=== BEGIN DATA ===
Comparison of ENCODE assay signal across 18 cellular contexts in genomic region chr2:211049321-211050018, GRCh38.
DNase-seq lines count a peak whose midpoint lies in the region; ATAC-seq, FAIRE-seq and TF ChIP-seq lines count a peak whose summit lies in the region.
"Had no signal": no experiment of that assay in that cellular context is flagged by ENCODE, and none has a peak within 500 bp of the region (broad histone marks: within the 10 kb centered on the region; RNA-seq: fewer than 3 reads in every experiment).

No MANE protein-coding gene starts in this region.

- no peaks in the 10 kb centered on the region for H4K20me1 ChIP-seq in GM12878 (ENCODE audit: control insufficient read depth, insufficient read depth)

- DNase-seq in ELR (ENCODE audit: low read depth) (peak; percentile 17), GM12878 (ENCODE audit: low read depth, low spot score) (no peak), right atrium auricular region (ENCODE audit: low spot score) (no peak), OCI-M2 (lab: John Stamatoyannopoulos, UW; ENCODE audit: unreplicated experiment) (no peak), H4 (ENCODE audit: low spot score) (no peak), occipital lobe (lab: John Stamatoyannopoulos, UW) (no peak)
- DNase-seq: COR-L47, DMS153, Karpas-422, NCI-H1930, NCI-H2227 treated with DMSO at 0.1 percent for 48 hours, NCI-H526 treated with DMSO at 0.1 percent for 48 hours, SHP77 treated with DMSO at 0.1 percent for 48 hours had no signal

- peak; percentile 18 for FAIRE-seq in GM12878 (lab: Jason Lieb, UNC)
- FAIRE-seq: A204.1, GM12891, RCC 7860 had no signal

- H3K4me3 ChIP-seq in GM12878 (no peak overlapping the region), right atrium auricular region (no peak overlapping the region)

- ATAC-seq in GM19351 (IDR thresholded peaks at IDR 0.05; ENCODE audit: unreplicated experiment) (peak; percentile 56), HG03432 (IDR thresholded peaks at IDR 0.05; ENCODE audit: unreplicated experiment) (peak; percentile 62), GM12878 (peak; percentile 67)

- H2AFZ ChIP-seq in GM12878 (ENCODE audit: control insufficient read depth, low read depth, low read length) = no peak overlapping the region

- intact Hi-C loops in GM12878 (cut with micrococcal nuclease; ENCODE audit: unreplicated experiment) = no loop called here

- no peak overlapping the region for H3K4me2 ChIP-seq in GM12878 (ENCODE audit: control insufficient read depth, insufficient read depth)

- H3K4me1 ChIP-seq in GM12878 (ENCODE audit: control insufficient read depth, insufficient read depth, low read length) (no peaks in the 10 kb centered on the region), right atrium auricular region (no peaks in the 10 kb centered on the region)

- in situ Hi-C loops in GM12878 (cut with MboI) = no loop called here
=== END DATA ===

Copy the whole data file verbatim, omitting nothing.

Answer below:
Comparison of ENCODE assay signal across 18 cellular contexts in genomic region chr2:211049321-211050018, GRCh38.
DNase-seq lines count a peak whose midpoint lies in the region; ATAC-seq, FAIRE-seq and TF ChIP-seq lines count a peak whose summit lies in the region.
"Had no signal": no experiment of that assay in that cellular context is flagged by ENCODE, and none has a peak within 500 bp of the region (broad histone marks: within the 10 kb centered on the region; RNA-seq: fewer than 3 reads in every experiment).

No MANE protein-coding gene starts in this region.

- no peaks in the 10 kb centered on the region for H4K20me1 ChIP-seq in GM12878 (ENCODE audit: control insufficient read depth, insufficient read depth)

- DNase-seq in ELR (ENCODE audit: low read depth) (peak; percentile 17), GM12878 (ENCODE audit: low read depth, low spot score) (no peak), right atrium auricular region (ENCODE audit: low spot score) (no peak), OCI-M2 (lab: John Stamatoyannopoulos, UW; ENCODE audit: unreplicated experiment) (no peak), H4 (ENCODE audit: low spot score) (no peak), occipital lobe (lab: John Stamatoyannopoulos, UW) (no peak)
- DNase-seq: COR-L47, DMS153, Karpas-422, NCI-H1930, NCI-H2227 treated with DMSO at 0.1 percent for 48 hours, NCI-H526 treated with DMSO at 0.1 percent for 48 hours, SHP77 treated with DMSO at 0.1 percent for 48 hours had no signal

- peak; percentile 18 for FAIRE-seq in GM12878 (lab: Jason Lieb, UNC)
- FAIRE-seq: A204.1, GM12891, RCC 7860 had no signal

- H3K4me3 ChIP-seq in GM12878 (no peak overlapping the region), right atrium auricular region (no peak overlapping the region)

- ATAC-seq in GM19351 (IDR thresholded peaks at IDR 0.05; ENCODE audit: unreplicated experiment) (peak; percentile 56), HG03432 (IDR thresholded peaks at IDR 0.05; ENCODE audit: unreplicated experiment) (peak; percentile 62), GM12878 (peak; percentile 67)

- H2AFZ ChIP-seq in GM12878 (ENCODE audit: control insufficient read depth, low read depth, low read length) = no peak overlapping the region

- intact Hi-C loops in GM12878 (cut with micrococcal nuclease; ENCODE audit: unreplicated experiment) = no loop called here

- no peak overlapping the region for H3K4me2 ChIP-seq in GM12878 (ENCODE audit: control insufficient read depth, insufficient read depth)

- H3K4me1 ChIP-seq in GM12878 (ENCODE audit: control insufficient read depth, insufficient read depth, low read length) (no peaks in the 10 kb centered on the region), right atrium auricular region (no peaks in the 10 kb centered on the region)

- in situ Hi-C loops in GM12878 (cut with MboI) = no loop called here